PS Can someone PLEASE get through to Jermaine Smith (Sporting Life) how totally overplayed to the detriment of the song his “It Ain’t Necessarily So” is. I’ve seen or heard it several times, and I know that he’s made a big splash with it (confirmed by the Symphony Hall audience last night) but it seems to me that his take on it is 100% about him and 0% about the song. None of the great jokes in the lyric come across. He should be sentenced to repeated listenings to the old RCA recording featuring Leontyne Price (another whole topic), William Warfield, and John W. Bubbles, the old vaudevillian who had been Gershwin’s original Sporting Life. (“She fished him, she SAYS, from that stream”…)

    Comment by Harold Stover — September 29, 2012 at 8:08 pm

  5. In my not-humble opinion, based on 57 years of acquaintance with the place, amplification in Symphony Hall can be justified only as a prosthesis — specifically, for performers who haven’t been trained to project.

    Consider — those who took part in the 1935 New York premiere were almost certainly so trained. It was the norm.

    Cut to the present, where outside the realm of classical music, concert performances of all sorts have become 100 per cent microphone-dependent. Nobody gives it a second thought. It’s the current norm.

    Another consideration. It seems to be the case that the better a hall’s left-alone, “natural” acoustic, the stiffer the challenge it is to alter it — or semi-suppress it — for amplification. I’ve actually attended Pops concerts whose “wired” elements did not in fact constitute an invariable affront to civilized values. So it can be done.

    As described above, the BSO’s “Porgy” sounds like the sort of one-off bungle that lessons could be learned from, chiefly: Don’t Ever Do This Again. But If You Must, Be VERY Careful.

    And would people please try to remain calm? It seems a bit early for heads to start rolling.

    Comment by Richard Buell — September 29, 2012 at 9:34 pm

  6. Makeup. No pun intended?

    Comment by Jerome — September 29, 2012 at 9:45 pm

  7. *** We are all entitled to a refund of our ticket price.

    I was not at the concert and only read the BMI review above. Amplified sound in Symphony Hole? Well, this bite-and-switch fraud, pure and simple. I do not know whose initiative it was but it was unquestionably a fireable offence. I hope the fury of God will reach the person who was responsible for that atrocity and we never hear about his/her existence again.

    Comment by Romy The Cat — September 29, 2012 at 10:03 pm

  8. No, no no, Mr. Buell. The “lesson” must be “Don’t Ever Do This Again. But If You Must, Play Something Else.”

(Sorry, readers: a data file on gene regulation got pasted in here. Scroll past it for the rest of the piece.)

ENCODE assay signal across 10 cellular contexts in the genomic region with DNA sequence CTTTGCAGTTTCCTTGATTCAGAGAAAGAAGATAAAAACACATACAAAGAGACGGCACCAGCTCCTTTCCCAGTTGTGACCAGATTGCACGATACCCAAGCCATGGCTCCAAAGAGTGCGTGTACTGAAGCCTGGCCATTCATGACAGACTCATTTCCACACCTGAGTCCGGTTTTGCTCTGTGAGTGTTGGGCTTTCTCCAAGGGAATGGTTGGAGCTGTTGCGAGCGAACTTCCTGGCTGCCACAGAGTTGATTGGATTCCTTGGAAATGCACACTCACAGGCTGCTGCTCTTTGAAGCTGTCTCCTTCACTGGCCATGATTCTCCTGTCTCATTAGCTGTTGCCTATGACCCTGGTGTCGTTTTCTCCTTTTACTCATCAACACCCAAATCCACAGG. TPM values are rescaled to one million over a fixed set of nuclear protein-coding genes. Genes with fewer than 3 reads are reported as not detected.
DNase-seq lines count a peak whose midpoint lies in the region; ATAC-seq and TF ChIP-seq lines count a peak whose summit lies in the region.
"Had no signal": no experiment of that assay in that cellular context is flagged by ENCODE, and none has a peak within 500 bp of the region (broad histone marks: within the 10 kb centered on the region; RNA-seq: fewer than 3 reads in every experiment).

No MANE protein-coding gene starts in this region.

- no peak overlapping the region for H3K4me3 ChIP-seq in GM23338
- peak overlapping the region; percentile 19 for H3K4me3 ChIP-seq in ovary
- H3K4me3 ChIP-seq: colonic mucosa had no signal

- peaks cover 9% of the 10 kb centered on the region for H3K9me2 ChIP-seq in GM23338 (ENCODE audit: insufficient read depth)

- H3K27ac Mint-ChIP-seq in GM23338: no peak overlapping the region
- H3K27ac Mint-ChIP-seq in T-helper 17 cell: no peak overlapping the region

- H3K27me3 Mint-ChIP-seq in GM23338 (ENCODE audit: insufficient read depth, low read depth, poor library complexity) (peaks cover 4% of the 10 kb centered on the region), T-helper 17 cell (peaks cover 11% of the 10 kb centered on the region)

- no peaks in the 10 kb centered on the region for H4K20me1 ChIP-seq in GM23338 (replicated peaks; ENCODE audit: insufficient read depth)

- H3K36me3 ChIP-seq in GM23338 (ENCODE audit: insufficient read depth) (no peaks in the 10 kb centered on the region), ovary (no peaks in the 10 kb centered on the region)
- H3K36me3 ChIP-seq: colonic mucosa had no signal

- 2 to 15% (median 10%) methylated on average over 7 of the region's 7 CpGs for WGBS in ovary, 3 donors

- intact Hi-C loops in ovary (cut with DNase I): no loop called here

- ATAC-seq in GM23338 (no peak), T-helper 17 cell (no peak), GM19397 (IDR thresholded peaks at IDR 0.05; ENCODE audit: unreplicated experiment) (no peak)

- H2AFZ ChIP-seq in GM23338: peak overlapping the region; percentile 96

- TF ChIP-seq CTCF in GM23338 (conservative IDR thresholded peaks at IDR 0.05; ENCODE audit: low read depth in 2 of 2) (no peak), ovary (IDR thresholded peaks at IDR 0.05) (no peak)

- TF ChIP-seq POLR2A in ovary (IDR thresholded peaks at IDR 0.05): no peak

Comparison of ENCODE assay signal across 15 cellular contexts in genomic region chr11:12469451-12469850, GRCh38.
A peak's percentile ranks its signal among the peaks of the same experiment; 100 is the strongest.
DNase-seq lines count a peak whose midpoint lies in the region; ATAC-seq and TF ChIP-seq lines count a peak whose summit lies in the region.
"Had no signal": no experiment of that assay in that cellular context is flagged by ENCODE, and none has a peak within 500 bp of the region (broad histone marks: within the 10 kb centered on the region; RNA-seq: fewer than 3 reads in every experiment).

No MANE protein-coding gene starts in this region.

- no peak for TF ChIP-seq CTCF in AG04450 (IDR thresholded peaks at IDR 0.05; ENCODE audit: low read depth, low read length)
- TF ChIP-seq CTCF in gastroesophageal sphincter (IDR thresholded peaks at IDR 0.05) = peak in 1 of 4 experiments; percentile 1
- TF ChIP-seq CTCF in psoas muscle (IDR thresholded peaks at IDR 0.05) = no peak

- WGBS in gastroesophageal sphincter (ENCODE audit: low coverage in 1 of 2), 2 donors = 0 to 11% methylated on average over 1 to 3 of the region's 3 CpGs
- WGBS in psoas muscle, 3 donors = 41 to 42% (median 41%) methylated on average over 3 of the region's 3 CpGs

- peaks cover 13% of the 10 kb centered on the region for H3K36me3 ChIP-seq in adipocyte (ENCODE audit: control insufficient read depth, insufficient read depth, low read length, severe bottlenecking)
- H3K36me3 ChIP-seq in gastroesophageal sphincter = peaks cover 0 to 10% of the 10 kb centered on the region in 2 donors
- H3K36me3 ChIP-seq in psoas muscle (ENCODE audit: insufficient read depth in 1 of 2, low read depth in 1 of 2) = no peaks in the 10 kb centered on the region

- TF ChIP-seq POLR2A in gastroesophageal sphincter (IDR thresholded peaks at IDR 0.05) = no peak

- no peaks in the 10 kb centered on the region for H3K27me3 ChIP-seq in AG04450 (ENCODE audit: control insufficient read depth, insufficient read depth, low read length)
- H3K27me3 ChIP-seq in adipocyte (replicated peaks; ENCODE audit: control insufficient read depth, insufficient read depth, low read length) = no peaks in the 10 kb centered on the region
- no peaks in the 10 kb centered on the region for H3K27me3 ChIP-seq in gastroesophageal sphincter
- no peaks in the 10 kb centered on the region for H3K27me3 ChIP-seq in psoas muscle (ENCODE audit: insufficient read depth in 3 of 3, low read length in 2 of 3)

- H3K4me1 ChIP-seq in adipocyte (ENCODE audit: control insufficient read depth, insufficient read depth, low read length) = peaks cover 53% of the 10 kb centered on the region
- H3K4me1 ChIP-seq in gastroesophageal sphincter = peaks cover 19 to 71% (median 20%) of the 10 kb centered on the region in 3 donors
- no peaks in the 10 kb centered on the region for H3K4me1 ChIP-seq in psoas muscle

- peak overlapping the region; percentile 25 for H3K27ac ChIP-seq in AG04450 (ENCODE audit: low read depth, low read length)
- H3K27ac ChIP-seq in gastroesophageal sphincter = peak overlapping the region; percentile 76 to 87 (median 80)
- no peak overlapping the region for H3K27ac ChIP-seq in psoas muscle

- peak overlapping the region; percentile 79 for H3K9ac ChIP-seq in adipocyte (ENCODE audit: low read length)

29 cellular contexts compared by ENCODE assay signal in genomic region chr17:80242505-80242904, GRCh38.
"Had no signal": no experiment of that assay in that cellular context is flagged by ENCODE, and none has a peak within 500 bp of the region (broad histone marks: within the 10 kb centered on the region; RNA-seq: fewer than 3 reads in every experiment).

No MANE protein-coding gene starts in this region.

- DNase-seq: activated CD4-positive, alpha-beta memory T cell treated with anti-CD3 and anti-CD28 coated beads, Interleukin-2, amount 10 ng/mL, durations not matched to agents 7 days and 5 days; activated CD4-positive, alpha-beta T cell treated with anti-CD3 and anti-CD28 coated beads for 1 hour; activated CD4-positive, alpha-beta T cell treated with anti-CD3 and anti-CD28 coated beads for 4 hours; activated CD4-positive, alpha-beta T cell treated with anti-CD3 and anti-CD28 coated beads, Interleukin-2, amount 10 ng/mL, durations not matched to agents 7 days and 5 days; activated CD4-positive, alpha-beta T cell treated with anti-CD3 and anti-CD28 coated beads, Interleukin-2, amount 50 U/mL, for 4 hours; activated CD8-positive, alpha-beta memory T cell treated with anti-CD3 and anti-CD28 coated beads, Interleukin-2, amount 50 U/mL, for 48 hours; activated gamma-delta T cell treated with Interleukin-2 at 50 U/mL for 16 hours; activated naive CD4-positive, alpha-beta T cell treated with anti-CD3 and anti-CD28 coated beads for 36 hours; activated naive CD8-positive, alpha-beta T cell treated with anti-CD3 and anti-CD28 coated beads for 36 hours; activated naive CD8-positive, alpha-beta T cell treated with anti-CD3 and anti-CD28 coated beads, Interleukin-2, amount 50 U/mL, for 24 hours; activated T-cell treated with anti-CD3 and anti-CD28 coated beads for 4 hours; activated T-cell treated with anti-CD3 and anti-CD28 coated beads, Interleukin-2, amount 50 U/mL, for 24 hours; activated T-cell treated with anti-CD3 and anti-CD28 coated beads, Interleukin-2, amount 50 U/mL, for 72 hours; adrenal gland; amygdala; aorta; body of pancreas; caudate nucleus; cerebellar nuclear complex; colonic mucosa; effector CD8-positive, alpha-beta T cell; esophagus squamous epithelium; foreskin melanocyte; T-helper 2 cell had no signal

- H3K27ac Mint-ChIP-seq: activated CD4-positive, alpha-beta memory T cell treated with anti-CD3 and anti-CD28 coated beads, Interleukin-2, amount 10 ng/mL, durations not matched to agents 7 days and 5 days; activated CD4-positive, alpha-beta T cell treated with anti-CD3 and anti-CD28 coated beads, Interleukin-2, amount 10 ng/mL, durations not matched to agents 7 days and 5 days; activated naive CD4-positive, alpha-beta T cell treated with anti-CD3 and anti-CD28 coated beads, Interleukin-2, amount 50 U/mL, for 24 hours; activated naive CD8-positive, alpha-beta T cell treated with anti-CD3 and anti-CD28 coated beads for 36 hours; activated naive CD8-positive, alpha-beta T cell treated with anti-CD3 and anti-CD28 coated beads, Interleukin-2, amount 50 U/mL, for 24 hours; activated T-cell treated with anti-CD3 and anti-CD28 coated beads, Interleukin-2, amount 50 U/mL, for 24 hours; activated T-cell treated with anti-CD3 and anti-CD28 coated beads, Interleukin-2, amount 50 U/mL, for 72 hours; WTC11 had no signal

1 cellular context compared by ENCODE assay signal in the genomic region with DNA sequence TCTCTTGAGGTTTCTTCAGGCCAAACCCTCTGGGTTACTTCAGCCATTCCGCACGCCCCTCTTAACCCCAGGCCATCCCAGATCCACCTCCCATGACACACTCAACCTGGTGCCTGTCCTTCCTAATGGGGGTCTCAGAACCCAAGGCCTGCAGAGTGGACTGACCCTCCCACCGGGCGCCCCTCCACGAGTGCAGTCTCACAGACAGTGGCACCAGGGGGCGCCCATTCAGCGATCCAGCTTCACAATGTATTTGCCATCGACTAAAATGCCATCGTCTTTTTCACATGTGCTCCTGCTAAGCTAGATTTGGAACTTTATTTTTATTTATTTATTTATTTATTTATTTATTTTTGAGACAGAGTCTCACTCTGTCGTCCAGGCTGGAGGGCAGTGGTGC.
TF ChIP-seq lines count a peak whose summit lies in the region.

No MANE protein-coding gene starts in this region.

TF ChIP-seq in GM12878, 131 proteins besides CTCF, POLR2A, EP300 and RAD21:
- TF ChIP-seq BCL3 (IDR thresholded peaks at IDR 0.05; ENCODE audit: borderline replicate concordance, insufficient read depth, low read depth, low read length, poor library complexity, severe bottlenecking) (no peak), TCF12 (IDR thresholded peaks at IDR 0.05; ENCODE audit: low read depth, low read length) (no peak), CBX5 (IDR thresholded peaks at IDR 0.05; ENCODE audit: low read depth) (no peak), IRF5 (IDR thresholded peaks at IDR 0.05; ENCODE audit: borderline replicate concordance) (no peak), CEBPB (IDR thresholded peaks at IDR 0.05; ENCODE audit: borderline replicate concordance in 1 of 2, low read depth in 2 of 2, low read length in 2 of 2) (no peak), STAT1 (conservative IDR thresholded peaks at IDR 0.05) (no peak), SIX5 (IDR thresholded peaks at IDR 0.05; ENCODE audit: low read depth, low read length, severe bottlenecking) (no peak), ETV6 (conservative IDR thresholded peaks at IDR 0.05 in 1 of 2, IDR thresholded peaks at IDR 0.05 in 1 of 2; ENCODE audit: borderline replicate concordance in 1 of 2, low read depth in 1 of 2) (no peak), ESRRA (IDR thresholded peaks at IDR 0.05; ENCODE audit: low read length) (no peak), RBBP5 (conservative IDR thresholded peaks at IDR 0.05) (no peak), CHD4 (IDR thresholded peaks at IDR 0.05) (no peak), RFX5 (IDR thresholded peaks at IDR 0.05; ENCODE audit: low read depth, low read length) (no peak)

And I definitely want heads to roll. There is no valid excuse for this, and anybody who thinks there is does not belong in, cannot be trusted in, the organization of the BSO. If they get away with it this time, they’ll do it again (just this concert), … and again (it will really make for better balance), … and again (what’s the big deal? we did it for A, B, and C); and eventually it will be standard operating procedure whenever there are soloists.

    Comment by Joe Whipple — September 29, 2012 at 10:09 pm

  9. At the very least, they must be told, in no uncertain terms, “This is a firing offense. If it EVER happens again, you are gone forever the next day.”

    Comment by Joe Whipple — September 29, 2012 at 10:11 pm

  10. On second thought, the lenient approach (Do it again and you’re gone) does nothing to restore our shattered confidence in the artistic integrity of the BSO, unless the public is made privy to the documentation.

    Comment by Joe Whipple — September 29, 2012 at 10:22 pm

  11. Just home from the Saturday evening performance. A horror show. I can’t say I’m a fan of the work, far from it, but I hoped to enjoy it as an artifact of its time and that wasn’t possible.

    When does the season start?

    And what are those curtains hanging on the walls of Symphony Hall? Did I miss an explanation? What’s being covered up?

    Comment by Will — September 29, 2012 at 11:38 pm

  12. Symphony Hall is – well – a hall for to hear symphonic music. It is not an opera house and it is not a small Broadway Theater with a pit buried beneath the stage. For all its hallowed acoustics, I’ve sometimes found opera difficult to listen to in the hall because the singers are often very difficult to hear. I can still remember hearing only about ‘half’ of the final scene form Salome with the great Karita Mattila. Of course the conductor (Levine) is not known for his willingness to bring the orchestra under singers, so he was partly to blame. I’m not suggestion that amplification is the solution, but let’s not pretend that there are not acoustical challenges in presenting pieces of music that were not designed for the concert hall, but rather opera houses and theaters with orchestra pits.